Transport and separation properties of a silicalite-1 membraneði. operating conditions

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Chemical Engineering Science 54 (1999) 245—258

Transport and separation properties of a silicalite-1 membrane—I. Operating conditions
L.J.P. van den Broeke*, W.J.W. Bakker, F. Kapteijn, J.A. Moulijn
Department of Chemical Engineering, Delft University of Technology, Julianalaan 136, 2628 BL Delft, The Netherlands Received 12 November 1997; received in revised form 23 July 1998; accepted 14August 1998

Abstract Results are reported for the one-component permeation of a number of gases through a silicalite-1 membrane. The effect of several operating conditions, like the temperature, the feed pressure, the sweep gas flow rate, and the orientation of the membrane, on the flux are discussed. The optimal experimental conditions are identified for both steady state and transient permeation.Results for the flux as function of the pressure, 10—900 kPa, and as function of the temperature, 200—700 K, are modelled taking two diffusion mechanisms into account. Permeation results are reported for two different silicalite-1 membranes. A small difference in the permeance is observed, indicating a high reproducibility of the zeolite membrane synthesis. The contribution of the equilibriumisotherm to the flux and the permeance is demonstrated. A comparison is made between results obtain with helium and argon as the sweep gas. Finally, results are reported for the permeation of pure gases through a silicalite-1 membrane modified by silanation. 1998 Elsevier Science Ltd. All rights reserved. Keywords: Zeolite membrane; Silicalite-1; Diffusion mechanisms; Adsorption; Modelling

1.Introduction Inorganic membranes, especially membranes with micropores, are interesting for they can combine separation and catalysis over a large temperature range. However, to employ zeolite membranes on a large scale a proper understanding of the synthesis procedure, the mass transport properties, and the separation behaviour is required. Most of the zeolite membranes reported in the literature are of theMFI type, which include silicalite-1 and ZSM-5. An overview of the various zeolite membranes synthesised has been given by Bein (1996). Recently, also permeation experiments with a mordenite membrane (Nishiyama et al., 1995), with ferrierite membranes (Nishyama et al., 1997; Lewis et al., 1997), and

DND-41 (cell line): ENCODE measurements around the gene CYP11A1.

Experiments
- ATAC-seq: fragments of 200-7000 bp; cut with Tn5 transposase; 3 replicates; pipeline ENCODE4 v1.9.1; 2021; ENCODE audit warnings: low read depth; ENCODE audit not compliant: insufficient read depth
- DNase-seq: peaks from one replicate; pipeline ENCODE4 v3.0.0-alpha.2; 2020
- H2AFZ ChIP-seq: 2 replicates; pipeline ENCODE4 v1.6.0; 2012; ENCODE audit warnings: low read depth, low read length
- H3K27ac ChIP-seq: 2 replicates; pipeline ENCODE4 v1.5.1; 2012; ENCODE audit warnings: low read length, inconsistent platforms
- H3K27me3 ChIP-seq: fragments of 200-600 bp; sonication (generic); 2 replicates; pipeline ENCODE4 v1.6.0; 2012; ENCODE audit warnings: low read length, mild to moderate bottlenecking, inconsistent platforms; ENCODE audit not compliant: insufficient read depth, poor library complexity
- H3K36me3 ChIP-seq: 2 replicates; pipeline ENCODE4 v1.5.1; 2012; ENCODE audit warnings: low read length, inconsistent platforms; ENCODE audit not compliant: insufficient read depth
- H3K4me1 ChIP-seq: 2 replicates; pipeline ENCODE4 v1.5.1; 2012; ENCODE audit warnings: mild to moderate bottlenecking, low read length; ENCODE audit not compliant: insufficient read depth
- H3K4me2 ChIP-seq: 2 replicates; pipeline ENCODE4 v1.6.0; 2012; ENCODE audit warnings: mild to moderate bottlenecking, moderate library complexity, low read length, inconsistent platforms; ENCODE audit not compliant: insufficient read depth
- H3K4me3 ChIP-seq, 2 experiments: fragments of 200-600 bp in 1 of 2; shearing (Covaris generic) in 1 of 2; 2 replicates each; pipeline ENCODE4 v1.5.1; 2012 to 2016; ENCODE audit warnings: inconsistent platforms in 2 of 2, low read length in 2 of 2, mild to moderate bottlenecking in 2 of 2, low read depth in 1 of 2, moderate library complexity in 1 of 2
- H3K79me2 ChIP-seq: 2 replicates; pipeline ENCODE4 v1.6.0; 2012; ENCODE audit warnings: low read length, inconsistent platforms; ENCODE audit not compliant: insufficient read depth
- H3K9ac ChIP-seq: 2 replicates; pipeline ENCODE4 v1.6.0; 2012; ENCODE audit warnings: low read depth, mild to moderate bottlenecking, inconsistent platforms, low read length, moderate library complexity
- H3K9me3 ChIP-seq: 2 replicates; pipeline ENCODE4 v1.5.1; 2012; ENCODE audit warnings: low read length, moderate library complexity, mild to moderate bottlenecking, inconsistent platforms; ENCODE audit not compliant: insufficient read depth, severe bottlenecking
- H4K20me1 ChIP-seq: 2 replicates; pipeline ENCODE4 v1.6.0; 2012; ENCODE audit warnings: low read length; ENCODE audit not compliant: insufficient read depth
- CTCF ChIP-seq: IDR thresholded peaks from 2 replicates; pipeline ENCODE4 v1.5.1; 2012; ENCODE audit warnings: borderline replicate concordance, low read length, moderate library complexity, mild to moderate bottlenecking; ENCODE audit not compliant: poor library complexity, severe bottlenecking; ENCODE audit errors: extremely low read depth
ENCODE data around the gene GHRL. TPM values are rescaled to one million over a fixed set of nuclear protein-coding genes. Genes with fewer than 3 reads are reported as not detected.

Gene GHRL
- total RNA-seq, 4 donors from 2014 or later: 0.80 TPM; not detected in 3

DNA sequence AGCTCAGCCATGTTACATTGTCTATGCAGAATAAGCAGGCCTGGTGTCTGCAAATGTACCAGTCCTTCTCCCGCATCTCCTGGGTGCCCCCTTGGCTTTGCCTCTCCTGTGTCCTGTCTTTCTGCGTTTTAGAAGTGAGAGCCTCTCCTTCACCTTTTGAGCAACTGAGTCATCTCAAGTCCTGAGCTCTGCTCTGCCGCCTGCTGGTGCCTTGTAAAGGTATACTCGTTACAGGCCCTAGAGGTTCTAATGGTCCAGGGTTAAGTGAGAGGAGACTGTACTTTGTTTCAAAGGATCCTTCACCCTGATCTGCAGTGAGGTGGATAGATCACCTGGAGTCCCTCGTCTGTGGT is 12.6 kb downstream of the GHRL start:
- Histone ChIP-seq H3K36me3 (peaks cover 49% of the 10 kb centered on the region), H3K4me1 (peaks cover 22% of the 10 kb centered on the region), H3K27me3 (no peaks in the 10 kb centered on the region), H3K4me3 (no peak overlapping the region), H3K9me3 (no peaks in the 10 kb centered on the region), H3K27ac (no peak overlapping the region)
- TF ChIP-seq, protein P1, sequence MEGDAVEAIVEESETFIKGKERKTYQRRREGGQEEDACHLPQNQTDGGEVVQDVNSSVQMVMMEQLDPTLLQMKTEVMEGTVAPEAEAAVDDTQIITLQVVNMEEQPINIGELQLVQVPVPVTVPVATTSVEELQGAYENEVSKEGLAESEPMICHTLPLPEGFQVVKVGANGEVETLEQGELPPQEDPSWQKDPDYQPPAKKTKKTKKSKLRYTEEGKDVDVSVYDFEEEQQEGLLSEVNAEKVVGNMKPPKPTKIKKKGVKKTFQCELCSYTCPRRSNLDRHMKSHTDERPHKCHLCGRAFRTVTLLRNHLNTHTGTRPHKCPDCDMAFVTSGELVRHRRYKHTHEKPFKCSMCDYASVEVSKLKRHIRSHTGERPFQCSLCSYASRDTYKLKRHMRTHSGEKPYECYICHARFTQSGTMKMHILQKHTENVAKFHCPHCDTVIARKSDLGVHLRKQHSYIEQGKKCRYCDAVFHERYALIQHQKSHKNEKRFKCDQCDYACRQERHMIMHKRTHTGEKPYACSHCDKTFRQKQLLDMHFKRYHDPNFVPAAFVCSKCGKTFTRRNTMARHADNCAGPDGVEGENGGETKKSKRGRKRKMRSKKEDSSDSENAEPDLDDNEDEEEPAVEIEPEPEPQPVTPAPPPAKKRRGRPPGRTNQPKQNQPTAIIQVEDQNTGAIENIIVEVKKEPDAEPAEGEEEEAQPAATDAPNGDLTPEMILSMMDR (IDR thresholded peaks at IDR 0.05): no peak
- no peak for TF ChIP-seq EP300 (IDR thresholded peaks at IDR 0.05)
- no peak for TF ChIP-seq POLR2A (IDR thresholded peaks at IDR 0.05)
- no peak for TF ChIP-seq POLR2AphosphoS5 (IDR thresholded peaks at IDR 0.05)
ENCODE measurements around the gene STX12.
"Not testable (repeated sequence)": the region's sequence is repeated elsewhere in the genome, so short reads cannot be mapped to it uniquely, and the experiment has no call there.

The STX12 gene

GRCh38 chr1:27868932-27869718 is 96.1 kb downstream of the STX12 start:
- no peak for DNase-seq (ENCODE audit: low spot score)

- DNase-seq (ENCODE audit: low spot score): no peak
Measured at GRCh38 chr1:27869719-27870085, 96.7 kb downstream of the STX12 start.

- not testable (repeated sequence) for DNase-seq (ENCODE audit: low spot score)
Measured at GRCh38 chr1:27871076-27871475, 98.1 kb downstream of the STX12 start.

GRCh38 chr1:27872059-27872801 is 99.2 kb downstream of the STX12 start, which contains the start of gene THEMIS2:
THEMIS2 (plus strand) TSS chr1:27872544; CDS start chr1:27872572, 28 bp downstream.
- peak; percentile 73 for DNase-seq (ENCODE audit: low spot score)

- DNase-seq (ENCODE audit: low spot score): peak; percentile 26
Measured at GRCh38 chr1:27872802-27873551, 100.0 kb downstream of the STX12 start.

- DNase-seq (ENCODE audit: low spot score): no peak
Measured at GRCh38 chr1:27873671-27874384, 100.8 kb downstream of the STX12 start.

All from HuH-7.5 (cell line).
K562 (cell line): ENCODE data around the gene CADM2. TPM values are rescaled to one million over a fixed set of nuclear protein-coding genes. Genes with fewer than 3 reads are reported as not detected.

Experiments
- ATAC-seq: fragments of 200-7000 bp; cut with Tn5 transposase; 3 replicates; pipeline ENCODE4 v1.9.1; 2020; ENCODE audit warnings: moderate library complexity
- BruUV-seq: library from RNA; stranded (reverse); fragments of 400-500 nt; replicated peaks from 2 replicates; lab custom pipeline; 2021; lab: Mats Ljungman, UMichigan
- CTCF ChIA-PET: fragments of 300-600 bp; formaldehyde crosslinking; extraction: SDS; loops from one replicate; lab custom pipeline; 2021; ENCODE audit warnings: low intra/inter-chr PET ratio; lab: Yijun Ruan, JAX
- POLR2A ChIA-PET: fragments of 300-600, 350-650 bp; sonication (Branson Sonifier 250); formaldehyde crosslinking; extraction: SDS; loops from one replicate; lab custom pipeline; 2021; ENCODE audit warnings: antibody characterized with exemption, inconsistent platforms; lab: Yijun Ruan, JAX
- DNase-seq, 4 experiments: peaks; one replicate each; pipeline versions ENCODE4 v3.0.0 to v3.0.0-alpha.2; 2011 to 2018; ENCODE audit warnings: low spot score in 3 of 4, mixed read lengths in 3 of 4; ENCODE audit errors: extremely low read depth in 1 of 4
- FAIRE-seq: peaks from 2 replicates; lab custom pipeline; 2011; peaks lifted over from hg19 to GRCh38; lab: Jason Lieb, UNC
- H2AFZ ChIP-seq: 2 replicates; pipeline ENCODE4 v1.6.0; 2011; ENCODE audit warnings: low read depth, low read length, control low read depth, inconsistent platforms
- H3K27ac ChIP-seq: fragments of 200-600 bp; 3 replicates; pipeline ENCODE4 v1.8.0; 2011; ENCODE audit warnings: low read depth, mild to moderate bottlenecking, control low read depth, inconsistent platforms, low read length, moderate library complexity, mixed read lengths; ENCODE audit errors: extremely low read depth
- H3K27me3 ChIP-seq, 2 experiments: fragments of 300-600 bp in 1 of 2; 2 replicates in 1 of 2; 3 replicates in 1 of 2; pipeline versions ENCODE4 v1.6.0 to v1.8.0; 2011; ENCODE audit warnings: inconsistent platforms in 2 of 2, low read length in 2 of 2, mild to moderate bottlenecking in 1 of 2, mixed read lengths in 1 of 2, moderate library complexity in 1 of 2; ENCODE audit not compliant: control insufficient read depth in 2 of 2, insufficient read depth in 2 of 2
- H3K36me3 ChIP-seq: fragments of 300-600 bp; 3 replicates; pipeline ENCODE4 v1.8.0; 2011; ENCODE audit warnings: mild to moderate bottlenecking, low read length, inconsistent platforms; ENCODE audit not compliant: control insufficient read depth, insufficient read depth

*Corresponding author. Present address: Process Development Group, Department of ChemicalEngineering, Eindhoven University of Technology, P.O. Box 513, 5600 MB Eindhoven, Netherlands. Tel.: 0031 40 247 3675; fax: 0031 40 244 6104; e-mail: l.j.p.van.den. Present address: Akzo Nobel Central Research, Department RTA, P.O. Box 9300, 6800 SB Arhnem, Netherlands.

with zeolite Y membranes (Kita, 1997; Kusakabe, 1997) have been reported. Mastukata and co-workers (1993, 1994)studied the synthesis of zeolite membranes from aluminosilicate gels under vapour atmosphere. Depending on the synthesis time a ferrierite or a ZSM-5 membrane was obtained. If the synthesis was stopped after three days a ferrierite membrane was obtained while after nine days a ZSM-5 membrane was obtained. It was found that for a successful synthesis, i.e. a gas-tight zeolite layer, the pH was themost important factor. Yan et al. (1995) studied the synthesis of ZSM-5 layers on -Al O porous disks using   a hydrothermal procedure. The effect of a number of parameters, including the TEOS content, the water content, the effect of NaOH, and the effect of aluminium, on the synthesis and the permeation was studied. Concerning the description of the transport and the separation properties of zeolitemembranes a proper understanding of the diffusion as well as of the equilibrium adsorption is needed. The mass transport in microporous media can be understand in terms of diffusion of molecules in an adsorbed phase. The diffusion is described in terms of molecules jumping between minima in the potential energy field of the pore (Barrer and Jost, 1949; Riekert,

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